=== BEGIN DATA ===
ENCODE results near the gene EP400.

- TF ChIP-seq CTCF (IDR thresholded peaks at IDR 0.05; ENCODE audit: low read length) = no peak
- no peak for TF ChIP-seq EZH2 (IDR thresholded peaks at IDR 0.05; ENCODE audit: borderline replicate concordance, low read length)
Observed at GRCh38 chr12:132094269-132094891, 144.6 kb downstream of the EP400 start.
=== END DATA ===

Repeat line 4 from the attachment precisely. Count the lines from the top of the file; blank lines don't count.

Observed at GRCh38 chr12:132094269-132094891, 144.6 kb downstream of the EP400 start.